Twenty seven years on , the State campaign of ‘forgive and forget’ is still being waged. Useful young idiots , solicitors, businessmen etc. are tapped up with promises of places on NGOs, slap up dinners, and photographs with the great and the good; if only they would embrace the “Peace Process”. The hurt and damage that these people cause  is beyond measure.

For all of these 27 years the State has lied to me, about the big stuff, its involvement  with PIRA, with Libya -and about the little stuff, who knew what about  UCBTs. The State knows who killed my parents, why would they not? They had so many informers that  by 1990 they had over run PIRA. So why don’t they come clean? What dead hand prevents disclosure? Who protects the like of Sean Maguire? To what end?

Who could believe the British Government about any security issue, old or current? A lesson that many of us have learned and many of the relatives of  the dead of Manchester and London will soon learn. Nothing is ever as it seems and the State will always lie to you.

I miss my parents every day.

I’ll continue to fight for them till my dying breath. It has cost me every material thing  I owned  but that doesn’t matter.

If I don’t do it , who will?

And I still own myself….

Is John Finucane a SF/IRA dupe?

It’ s hard to imagine [almost] the horror that John Finucane witnessed, although  he was not by any means an isolated case.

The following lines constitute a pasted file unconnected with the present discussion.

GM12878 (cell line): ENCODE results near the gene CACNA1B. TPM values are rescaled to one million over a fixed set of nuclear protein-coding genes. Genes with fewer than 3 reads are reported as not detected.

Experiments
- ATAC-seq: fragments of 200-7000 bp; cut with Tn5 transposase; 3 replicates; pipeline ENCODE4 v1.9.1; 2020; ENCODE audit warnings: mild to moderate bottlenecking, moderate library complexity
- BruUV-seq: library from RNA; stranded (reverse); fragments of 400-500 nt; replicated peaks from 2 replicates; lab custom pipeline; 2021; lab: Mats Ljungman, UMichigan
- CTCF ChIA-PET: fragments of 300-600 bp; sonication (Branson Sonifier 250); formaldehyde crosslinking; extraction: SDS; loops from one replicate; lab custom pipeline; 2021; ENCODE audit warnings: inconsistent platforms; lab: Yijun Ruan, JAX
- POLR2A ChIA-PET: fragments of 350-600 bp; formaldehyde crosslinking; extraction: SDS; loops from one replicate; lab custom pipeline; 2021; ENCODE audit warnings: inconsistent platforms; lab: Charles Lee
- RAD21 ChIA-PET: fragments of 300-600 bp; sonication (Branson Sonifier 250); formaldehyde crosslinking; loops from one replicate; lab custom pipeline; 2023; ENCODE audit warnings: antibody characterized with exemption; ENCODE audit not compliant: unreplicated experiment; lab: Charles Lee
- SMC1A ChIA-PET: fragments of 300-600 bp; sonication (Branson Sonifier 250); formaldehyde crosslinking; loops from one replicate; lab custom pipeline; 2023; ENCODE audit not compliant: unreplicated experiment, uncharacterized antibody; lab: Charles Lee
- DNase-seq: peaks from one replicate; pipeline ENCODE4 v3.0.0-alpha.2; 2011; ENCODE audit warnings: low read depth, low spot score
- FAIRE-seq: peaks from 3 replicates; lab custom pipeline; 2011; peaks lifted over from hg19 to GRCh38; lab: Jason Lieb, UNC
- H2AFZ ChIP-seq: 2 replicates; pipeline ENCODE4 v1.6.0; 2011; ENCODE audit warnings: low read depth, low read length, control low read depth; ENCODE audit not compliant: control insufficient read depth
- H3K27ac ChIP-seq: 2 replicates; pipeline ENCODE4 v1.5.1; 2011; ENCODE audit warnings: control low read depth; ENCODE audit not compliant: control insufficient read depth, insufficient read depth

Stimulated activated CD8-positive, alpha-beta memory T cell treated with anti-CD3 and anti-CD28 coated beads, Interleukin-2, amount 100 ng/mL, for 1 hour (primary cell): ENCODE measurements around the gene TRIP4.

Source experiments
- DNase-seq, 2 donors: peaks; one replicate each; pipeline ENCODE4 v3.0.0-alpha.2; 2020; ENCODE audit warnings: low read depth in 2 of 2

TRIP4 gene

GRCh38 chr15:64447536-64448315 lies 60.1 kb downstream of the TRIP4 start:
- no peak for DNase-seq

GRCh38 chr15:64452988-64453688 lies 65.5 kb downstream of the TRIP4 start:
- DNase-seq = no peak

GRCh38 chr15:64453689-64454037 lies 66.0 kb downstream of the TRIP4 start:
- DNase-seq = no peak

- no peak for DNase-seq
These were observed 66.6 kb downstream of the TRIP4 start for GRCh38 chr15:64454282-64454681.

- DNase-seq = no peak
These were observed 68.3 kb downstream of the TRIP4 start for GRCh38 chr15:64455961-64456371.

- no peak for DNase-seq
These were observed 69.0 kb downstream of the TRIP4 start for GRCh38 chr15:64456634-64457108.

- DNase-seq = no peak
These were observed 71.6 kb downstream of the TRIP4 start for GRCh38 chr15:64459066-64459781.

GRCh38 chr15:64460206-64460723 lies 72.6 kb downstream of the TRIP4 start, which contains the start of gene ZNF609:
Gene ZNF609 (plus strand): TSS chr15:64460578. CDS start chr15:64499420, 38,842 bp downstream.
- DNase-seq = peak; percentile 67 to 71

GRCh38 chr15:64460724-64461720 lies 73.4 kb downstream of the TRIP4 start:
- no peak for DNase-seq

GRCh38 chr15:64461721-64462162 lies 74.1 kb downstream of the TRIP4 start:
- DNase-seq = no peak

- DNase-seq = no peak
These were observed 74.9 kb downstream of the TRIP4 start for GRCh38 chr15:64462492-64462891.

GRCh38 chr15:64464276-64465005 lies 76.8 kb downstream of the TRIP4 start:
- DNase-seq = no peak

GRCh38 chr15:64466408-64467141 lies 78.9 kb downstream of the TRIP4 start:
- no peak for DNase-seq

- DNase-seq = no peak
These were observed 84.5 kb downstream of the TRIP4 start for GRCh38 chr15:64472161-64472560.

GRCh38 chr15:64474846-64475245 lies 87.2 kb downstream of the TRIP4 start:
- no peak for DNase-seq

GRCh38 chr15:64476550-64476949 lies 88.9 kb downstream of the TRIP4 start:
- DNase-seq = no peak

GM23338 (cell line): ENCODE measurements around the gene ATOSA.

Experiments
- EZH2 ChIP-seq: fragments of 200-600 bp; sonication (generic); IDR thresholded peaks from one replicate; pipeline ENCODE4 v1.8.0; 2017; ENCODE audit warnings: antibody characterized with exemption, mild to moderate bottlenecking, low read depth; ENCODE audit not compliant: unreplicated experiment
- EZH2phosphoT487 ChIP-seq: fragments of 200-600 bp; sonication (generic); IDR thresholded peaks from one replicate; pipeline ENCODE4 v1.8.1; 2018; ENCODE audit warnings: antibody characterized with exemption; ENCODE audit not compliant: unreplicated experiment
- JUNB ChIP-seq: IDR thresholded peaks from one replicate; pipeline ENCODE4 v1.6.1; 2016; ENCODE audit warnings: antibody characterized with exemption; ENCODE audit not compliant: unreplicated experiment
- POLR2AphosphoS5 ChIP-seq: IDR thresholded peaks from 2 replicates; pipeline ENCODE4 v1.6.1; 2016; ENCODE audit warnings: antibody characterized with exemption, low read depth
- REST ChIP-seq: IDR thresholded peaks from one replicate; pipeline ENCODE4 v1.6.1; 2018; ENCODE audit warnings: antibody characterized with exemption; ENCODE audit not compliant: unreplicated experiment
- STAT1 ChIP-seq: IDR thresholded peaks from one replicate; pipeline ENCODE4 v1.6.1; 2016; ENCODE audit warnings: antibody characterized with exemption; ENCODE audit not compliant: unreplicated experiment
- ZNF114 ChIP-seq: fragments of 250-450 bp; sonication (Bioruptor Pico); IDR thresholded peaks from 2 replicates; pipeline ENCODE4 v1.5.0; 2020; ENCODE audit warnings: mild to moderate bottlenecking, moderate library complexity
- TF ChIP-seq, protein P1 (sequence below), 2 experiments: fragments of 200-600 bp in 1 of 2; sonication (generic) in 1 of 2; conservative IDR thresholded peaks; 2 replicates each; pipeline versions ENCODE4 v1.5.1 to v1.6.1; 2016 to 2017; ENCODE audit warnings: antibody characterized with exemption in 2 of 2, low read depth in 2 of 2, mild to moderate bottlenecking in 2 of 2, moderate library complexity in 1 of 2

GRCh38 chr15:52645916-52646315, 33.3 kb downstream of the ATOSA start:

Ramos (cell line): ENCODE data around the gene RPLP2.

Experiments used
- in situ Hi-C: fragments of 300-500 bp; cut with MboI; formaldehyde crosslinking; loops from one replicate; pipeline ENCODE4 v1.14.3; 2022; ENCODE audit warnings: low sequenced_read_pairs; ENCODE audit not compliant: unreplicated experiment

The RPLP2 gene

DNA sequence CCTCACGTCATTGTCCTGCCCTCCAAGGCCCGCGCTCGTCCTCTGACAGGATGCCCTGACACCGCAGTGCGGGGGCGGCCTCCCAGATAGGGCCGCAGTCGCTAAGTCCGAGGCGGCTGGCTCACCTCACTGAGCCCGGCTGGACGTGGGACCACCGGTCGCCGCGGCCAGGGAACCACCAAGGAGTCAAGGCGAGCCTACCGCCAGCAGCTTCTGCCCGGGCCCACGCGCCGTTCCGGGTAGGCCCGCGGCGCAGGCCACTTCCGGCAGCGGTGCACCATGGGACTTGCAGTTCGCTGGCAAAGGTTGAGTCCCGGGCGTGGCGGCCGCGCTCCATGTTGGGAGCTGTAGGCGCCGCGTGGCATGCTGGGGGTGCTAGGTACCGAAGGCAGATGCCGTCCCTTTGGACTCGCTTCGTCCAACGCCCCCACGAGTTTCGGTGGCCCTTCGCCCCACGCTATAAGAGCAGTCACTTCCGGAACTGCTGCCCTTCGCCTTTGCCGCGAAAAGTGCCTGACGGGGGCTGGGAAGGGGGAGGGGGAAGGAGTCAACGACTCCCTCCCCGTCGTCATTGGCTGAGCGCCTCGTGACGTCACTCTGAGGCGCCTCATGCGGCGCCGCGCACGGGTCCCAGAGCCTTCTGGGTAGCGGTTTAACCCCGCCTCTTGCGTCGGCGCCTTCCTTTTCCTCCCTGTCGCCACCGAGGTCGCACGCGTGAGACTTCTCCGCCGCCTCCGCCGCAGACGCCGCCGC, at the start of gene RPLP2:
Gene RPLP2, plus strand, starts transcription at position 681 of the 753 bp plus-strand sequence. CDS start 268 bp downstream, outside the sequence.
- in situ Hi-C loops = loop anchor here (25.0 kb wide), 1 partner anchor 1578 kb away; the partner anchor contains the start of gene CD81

I knew, worked with and liked his father, who was a contemporary.

Since then, John has qualified and practised as a solicitor, seemingly uninterested in politics, till now.

It would be difficult for an impartial observer to conclude otherwise than he is anti-British.

He and I have a common interest . As his mother put it, who sent the gunmen? I want to know who sent the bomb team that murdered my parents. Our common suspicion is that the State was involved.

Here, the stories diverge.

The other night, John shared a platform with two IRA volunteers, Kelly and Na Chullin. Worse, he was photographed beside Sean Maguire, who was part of the operation that killed my parents. Maguire was a prominent member of PIRA in 1990 and also an informer for the State. He was with Scap when they visited the house where Sandy Lynch was held. Maguire may be managing his publicity, I don’t know. Maguire, who ‘qualified’ as a journalist after his release from prison, benefitted from the general amnesty for touts, agreed some years ago by the Army Council and now lives in the Oldpark area of Belfast.